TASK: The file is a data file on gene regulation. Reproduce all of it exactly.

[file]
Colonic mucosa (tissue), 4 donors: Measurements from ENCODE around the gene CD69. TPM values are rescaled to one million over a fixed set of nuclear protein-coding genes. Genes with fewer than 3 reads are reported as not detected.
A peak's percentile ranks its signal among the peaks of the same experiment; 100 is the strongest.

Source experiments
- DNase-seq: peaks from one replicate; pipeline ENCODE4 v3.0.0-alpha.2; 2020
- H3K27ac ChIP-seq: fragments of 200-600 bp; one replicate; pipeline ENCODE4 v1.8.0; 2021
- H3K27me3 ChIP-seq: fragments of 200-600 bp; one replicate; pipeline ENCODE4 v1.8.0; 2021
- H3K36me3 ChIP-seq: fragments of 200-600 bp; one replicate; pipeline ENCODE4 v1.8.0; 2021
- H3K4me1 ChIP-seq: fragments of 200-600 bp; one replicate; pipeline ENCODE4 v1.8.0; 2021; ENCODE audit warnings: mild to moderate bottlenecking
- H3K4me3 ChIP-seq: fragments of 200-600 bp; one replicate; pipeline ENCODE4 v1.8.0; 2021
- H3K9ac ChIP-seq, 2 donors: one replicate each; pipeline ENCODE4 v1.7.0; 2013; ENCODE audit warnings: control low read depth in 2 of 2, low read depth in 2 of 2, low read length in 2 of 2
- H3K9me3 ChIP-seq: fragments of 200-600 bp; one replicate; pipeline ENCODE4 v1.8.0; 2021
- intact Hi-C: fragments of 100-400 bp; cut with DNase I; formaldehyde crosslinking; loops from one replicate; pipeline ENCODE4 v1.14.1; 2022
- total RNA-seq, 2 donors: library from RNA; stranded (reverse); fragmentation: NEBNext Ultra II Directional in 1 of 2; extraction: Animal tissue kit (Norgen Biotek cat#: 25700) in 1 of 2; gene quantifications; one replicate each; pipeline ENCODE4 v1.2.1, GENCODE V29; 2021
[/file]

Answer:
Colonic mucosa (tissue), 4 donors: Measurements from ENCODE around the gene CD69. TPM values are rescaled to one million over a fixed set of nuclear protein-coding genes. Genes with fewer than 3 reads are reported as not detected.
A peak's percentile ranks its signal among the peaks of the same experiment; 100 is the strongest.

Source experiments
- DNase-seq: peaks from one replicate; pipeline ENCODE4 v3.0.0-alpha.2; 2020
- H3K27ac ChIP-seq: fragments of 200-600 bp; one replicate; pipeline ENCODE4 v1.8.0; 2021
- H3K27me3 ChIP-seq: fragments of 200-600 bp; one replicate; pipeline ENCODE4 v1.8.0; 2021
- H3K36me3 ChIP-seq: fragments of 200-600 bp; one replicate; pipeline ENCODE4 v1.8.0; 2021
- H3K4me1 ChIP-seq: fragments of 200-600 bp; one replicate; pipeline ENCODE4 v1.8.0; 2021; ENCODE audit warnings: mild to moderate bottlenecking
- H3K4me3 ChIP-seq: fragments of 200-600 bp; one replicate; pipeline ENCODE4 v1.8.0; 2021
- H3K9ac ChIP-seq, 2 donors: one replicate each; pipeline ENCODE4 v1.7.0; 2013; ENCODE audit warnings: control low read depth in 2 of 2, low read depth in 2 of 2, low read length in 2 of 2
- H3K9me3 ChIP-seq: fragments of 200-600 bp; one replicate; pipeline ENCODE4 v1.8.0; 2021
- intact Hi-C: fragments of 100-400 bp; cut with DNase I; formaldehyde crosslinking; loops from one replicate; pipeline ENCODE4 v1.14.1; 2022
- total RNA-seq, 2 donors: library from RNA; stranded (reverse); fragmentation: NEBNext Ultra II Directional in 1 of 2; extraction: Animal tissue kit (Norgen Biotek cat#: 25700) in 1 of 2; gene quantifications; one replicate each; pipeline ENCODE4 v1.2.1, GENCODE V29; 2021